“When we began our moderate overlap frontal tests, the majority of vehicles were rated poor or marginal,” the IIHS writes. “Today, all vehicles earn good ratings. Occupant compartments are much stronger than they used to be. They hold up in a crash and allow safety belts and airbags to do their jobs.”
The IIHS didn’t start side crash testing until 2003. The IIHS observed that while NHTSA was already testing vehicle sides, its barrier dated back to the 1980s and focused on the smaller vehicles of the time. The feds didn’t account for SUVs and trucks becoming so popular, and the NHTSA test overlooked the possibility of head injuries, particularly to shorter drivers like women.
So the IIHS built its own test, and it’s looking at revising it again as soon as 2022.
In 1995, the IIHS found 82 percent of head restraints were poor, forcing OEMs to improve. In 2010 — just 11 years ago — the government issued a new head restraint height and backset standard which the IIHS should guarantee nearly every seat would receive a “good” IIHS geometry rating. By 2011, all seats had good or acceptable scores.
In 2012 — less than a decade ago — the IIHS introduced driver-side small-overlap crash tests. “This crash test is a challenge for some safety belt and airbag designs because occupants move both forward and toward the side of the vehicle,” the IIHS wrote. …
“Manufacturers have responded to the driver-side small overlap test by improving vehicle structures and airbags, and most vehicles now earn good ratings.” By 2016, nothing less than good small-overlap protection would suffice to earn a Top Safety Pick+ rating.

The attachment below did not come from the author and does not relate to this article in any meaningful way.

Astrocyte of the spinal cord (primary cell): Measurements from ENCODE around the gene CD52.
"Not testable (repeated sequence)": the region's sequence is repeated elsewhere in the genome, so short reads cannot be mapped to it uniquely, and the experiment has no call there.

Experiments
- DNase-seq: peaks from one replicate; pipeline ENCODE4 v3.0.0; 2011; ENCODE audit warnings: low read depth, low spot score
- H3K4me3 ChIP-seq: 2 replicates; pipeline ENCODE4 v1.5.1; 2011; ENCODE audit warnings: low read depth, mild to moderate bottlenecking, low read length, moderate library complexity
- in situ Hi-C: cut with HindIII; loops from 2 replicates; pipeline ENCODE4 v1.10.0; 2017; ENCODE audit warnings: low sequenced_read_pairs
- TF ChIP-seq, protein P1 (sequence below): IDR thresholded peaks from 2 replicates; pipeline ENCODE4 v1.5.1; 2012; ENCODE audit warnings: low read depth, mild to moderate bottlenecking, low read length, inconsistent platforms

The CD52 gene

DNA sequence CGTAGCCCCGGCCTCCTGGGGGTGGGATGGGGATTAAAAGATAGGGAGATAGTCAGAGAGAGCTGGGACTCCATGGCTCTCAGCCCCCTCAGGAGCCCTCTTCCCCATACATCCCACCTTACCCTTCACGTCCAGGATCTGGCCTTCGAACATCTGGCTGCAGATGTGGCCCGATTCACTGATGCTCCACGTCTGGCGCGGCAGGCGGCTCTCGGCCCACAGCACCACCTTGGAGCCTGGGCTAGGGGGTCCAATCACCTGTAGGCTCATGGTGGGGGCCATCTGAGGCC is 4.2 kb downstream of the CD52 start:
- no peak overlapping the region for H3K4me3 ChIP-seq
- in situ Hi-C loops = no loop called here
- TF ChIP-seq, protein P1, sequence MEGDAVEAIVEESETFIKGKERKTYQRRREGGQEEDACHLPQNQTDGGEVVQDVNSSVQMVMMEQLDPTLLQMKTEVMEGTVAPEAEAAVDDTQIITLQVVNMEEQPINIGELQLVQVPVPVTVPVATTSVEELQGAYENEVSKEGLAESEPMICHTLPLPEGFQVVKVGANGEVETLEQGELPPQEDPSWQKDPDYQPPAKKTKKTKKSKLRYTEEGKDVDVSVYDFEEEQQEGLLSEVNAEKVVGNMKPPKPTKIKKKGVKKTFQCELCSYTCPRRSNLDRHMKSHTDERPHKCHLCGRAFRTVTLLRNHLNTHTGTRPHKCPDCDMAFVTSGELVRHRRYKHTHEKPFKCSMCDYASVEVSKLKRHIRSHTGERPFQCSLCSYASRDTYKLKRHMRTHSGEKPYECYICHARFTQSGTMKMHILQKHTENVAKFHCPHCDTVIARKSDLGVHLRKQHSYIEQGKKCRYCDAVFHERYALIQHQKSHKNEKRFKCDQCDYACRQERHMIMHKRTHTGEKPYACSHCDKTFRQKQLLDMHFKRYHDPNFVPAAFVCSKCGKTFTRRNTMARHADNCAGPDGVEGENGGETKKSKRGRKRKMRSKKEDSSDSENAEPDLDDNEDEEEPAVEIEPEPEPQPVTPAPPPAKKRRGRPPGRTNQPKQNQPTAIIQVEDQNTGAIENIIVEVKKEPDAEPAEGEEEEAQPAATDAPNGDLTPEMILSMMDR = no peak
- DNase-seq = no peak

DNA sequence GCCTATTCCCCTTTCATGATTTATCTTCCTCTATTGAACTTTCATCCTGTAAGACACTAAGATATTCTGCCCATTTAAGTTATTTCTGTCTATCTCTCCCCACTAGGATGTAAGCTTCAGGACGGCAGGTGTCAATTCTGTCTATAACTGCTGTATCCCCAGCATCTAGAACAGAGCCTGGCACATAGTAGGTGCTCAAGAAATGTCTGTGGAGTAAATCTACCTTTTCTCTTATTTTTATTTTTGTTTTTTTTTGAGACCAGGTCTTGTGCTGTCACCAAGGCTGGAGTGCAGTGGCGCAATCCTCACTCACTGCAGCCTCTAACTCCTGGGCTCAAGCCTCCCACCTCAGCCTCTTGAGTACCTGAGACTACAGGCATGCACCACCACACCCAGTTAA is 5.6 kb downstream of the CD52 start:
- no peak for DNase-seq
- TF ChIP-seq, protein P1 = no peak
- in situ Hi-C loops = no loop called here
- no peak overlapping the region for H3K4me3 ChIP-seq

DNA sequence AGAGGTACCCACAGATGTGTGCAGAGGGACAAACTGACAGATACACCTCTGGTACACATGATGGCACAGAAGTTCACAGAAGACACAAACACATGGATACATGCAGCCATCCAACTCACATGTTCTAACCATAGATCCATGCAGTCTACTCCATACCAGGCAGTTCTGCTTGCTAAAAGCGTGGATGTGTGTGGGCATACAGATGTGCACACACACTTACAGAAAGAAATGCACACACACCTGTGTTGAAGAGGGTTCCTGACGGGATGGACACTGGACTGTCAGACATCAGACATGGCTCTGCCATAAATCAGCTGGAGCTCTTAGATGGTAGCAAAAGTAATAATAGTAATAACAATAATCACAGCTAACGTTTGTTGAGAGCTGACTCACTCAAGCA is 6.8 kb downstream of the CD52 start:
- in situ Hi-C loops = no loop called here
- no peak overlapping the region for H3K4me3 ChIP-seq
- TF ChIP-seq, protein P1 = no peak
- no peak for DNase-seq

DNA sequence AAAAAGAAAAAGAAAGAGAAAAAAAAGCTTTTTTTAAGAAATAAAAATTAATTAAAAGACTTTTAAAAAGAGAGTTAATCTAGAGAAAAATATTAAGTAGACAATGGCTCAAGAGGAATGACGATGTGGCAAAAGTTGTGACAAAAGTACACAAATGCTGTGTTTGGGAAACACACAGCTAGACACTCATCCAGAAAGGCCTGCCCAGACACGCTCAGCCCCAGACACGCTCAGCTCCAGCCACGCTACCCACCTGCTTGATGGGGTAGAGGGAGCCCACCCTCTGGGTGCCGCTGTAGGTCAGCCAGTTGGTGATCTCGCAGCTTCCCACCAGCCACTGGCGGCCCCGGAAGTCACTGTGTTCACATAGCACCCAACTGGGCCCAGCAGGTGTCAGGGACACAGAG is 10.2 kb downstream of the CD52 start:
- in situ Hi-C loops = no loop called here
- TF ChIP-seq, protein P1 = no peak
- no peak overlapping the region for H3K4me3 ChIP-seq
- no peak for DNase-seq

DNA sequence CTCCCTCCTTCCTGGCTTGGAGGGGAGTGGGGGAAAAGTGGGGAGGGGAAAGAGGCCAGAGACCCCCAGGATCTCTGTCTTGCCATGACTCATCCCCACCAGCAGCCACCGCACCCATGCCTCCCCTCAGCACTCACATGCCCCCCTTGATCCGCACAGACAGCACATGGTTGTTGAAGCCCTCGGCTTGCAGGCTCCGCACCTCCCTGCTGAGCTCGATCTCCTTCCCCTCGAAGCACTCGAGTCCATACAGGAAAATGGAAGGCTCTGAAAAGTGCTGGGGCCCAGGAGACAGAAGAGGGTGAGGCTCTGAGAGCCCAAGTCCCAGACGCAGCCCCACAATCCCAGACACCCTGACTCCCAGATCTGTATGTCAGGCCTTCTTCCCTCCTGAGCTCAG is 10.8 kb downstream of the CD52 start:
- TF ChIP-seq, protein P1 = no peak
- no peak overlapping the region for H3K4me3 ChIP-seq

In 2013, the IIHS first began to rate advanced driver assistance system front crash protection systems. By 2014, a vehicle could only receive Top Safety Pick+ on builds or trims with that ADAS.
In 2017, it started rating vehicles on the passenger side after finding some OEMs failed to extend the driver-side engineering there. In 2019, a good passenger-side rating became required to achieve Top Safety Pick+.
And in 2019, the IIHS began to study vehicle-to pedestrian crash prevention technology. By 2020, advanced- or superior-rated vehicle-to-pedestrian safety tech needed to exist at least as an option on a vehicle for the model to receive Top Safety Pick+.
To see some of this in action, here’s a 2017 GMC Acadia, which the IIHS says is identical for physical crash testing purposes to GM’s 2021 Cadillac XT6. The XT6 was the first of GM’s 2021 lineup to achieve Top Safety Pick+.